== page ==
Expenses that qualify for an education credit (whether the American Opportunity Tax Credit (AOTC) or the Lifetime Learning Credit) are qualified tuition and related expenses paid by the taxpayer during the taxable year. Qualified tuition and related expenses are tuition and fees required for the enrollment or attendance of the taxpayer, the taxpayer's spouse, or any dependent of the taxpayer at an eligible educational institution for courses of instruction. For the AOTC, the expenses must be paid in a program to acquire a postsecondary degree program. For the Lifetime Learning Credit, the expenses must be paid in a program to acquire a postsecondary degree or to acquire or improve job skills.   

For the AOTC provisions, student activity fees are included in qualified education expenses only if the fees must be paid to the institution as a condition of enrollment or attendance. Expenses for books, supplies, and equipment needed for a course of study are included in qualified education expenses whether or not the materials are purchased from the educational institution.

For the Lifetime Learning Credit, student activity fees and expenses for course-related books, supplies and equipment are included in qualified education expenses only if the fees and expenses must be paid to the institution for enrollment or attendance by an eligible student.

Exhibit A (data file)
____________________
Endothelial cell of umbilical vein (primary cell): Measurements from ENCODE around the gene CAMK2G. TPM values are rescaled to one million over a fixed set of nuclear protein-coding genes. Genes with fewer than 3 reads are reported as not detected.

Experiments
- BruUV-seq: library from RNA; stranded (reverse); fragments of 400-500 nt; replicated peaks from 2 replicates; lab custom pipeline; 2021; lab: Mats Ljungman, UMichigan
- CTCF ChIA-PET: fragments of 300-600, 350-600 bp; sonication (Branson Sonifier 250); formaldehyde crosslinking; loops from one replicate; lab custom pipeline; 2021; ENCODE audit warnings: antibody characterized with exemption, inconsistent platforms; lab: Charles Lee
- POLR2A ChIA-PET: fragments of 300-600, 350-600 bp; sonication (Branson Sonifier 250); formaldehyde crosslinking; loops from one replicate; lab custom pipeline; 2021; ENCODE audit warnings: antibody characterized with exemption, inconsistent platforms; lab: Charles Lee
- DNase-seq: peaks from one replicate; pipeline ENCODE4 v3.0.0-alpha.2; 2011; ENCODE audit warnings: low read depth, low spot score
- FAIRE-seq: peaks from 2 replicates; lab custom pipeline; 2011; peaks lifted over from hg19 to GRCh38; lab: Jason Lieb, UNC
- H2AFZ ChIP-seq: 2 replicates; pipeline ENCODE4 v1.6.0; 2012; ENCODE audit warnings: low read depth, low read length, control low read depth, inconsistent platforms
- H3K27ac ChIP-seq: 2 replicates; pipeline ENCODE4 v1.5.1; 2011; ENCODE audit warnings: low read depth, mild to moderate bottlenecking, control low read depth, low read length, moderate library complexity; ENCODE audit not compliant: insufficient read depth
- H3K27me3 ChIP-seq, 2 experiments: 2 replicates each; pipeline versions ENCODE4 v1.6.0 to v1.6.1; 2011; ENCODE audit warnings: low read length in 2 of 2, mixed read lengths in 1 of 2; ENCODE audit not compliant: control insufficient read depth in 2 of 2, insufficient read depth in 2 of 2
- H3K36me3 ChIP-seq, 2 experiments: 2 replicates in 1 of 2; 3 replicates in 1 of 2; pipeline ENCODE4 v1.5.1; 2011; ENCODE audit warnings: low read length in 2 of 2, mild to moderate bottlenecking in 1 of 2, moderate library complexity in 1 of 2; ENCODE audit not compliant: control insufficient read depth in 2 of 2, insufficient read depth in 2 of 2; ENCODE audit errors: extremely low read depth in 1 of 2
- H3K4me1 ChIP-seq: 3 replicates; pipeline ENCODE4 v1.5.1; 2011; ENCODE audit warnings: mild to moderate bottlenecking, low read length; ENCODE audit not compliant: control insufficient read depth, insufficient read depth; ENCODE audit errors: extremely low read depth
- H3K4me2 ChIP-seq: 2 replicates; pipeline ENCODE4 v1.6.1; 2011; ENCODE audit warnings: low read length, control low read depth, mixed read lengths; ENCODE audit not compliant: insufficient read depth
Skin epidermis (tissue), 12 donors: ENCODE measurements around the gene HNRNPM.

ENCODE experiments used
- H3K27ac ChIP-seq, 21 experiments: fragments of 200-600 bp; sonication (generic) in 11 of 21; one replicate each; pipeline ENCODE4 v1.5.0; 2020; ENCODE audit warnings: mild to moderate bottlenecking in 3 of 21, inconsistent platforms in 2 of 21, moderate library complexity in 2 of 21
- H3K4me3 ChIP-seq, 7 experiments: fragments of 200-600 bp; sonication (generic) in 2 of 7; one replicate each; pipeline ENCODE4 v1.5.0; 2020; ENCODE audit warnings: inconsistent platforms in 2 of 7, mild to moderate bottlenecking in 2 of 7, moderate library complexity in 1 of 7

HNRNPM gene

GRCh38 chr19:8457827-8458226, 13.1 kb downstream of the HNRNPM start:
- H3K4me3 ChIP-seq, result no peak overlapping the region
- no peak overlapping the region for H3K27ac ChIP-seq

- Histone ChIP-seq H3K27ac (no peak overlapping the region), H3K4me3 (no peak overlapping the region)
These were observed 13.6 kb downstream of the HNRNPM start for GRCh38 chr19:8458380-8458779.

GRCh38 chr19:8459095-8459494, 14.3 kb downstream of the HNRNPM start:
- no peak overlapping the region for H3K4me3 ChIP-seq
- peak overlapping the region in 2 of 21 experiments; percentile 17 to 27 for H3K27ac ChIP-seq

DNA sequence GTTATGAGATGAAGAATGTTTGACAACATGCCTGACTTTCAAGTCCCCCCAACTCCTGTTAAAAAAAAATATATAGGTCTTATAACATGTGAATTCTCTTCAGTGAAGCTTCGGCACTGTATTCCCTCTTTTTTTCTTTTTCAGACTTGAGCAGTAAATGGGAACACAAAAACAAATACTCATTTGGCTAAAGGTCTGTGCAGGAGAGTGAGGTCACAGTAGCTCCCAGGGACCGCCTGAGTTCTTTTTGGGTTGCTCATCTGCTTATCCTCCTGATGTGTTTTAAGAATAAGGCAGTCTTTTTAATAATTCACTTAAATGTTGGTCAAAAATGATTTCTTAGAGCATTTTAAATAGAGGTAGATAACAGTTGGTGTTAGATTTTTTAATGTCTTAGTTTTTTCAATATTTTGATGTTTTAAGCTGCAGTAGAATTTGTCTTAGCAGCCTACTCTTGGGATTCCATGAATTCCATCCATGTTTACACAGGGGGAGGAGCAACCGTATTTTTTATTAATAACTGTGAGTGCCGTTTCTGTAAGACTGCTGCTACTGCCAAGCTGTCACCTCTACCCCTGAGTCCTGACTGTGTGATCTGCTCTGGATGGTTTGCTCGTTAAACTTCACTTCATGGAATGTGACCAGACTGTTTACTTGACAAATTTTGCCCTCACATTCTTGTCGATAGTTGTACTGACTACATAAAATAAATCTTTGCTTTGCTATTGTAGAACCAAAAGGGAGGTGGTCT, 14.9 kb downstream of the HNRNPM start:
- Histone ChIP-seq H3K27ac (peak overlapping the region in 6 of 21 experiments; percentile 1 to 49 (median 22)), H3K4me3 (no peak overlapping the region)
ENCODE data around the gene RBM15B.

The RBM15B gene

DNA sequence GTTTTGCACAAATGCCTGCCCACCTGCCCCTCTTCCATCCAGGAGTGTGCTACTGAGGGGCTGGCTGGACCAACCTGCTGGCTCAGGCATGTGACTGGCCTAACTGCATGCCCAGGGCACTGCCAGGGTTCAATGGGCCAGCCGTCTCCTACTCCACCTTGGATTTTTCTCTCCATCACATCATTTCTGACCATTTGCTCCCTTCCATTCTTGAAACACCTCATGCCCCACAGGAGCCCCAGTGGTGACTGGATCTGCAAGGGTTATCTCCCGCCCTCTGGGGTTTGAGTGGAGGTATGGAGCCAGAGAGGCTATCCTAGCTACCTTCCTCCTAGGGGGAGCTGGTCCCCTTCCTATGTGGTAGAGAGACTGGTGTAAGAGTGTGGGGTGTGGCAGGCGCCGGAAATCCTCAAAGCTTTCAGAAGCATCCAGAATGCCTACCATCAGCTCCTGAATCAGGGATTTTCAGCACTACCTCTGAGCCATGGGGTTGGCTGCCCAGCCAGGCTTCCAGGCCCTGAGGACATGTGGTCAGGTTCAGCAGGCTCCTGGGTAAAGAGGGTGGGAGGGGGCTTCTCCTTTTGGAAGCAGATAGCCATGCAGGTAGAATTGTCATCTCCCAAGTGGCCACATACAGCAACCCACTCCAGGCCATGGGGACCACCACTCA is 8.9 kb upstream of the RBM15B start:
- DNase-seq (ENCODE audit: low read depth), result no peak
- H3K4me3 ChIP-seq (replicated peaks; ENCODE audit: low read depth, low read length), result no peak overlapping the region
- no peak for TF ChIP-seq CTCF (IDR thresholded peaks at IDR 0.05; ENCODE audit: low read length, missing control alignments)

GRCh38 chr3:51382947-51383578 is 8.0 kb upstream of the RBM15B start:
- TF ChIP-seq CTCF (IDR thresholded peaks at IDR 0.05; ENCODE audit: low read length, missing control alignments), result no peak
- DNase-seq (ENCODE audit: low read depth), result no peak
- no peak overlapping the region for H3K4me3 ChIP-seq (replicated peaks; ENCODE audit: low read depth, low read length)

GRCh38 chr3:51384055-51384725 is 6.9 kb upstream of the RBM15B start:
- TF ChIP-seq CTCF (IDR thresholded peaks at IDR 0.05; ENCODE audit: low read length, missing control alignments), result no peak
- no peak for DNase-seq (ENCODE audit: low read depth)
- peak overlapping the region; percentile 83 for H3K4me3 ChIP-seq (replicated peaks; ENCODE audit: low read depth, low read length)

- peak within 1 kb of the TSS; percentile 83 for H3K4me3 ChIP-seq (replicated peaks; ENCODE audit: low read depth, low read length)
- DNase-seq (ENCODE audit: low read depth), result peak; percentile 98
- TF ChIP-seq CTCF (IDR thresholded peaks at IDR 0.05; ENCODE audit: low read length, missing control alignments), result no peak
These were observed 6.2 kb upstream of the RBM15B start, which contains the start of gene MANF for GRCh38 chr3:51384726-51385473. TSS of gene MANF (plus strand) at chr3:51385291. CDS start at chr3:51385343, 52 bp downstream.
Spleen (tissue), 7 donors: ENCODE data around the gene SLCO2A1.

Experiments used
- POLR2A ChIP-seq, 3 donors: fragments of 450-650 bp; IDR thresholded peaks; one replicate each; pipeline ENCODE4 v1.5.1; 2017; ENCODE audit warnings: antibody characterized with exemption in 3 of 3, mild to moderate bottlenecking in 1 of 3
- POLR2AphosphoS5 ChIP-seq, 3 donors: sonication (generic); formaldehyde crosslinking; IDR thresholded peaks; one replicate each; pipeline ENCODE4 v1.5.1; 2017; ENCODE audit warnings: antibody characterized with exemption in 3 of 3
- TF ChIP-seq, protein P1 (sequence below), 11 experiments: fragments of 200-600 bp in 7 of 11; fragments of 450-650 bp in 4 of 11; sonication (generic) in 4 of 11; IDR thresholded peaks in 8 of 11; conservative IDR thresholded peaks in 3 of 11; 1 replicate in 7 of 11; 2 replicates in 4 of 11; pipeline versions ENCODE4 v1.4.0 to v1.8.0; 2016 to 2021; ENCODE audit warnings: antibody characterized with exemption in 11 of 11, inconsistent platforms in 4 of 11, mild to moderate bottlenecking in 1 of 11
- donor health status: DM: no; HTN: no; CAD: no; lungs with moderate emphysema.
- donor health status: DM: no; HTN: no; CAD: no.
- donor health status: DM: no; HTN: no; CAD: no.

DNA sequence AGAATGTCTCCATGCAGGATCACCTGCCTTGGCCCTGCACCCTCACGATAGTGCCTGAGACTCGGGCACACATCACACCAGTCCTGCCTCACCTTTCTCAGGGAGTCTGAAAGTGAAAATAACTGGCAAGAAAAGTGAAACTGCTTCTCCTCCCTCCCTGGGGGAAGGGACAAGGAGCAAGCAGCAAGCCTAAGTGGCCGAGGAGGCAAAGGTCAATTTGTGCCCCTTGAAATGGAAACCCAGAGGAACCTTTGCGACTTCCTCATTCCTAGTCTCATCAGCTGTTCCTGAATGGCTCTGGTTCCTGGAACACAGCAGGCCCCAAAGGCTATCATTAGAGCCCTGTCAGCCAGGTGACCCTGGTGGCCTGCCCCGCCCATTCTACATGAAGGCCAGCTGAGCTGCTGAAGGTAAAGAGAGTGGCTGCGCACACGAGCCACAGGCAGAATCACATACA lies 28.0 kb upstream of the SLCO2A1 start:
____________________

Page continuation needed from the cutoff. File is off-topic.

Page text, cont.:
Qualified tuition and related expenses don't include the following types of expenses:

  • Expenses related to any course of instruction or education involving sports, games or hobbies, or any noncredit course (unless the course or other education is part of the student's degree program or, in the case of the Lifetime Learning Credit, the student takes the course to acquire or improve job skills),
  • Student activity fees (unless required for enrollment or attendance),
  • Athletic fees (unless required for enrollment or attendance),
  • Costs of room and board,
  • Insurance premiums or medical expenses (including student health fees),
  • Transportation expenses, and
  • Other personal, living, or family expenses.

An eligible educational institution means a college, university, vocational school, or other postsecondary educational institution that's accredited and eligible to participate in the federal financial student aid programs administered by the Department of Education.

Note: You can't claim the AOTC on either an original or an amended return if either you or the student didn’t have a taxpayer identification number by the due date of your return (including extensions), even if you or the student later gets one of those numbers.

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Answer:

No, expenses paid to attend a private high school don't qualify for an education credit because a high school isn't an eligible educational institution.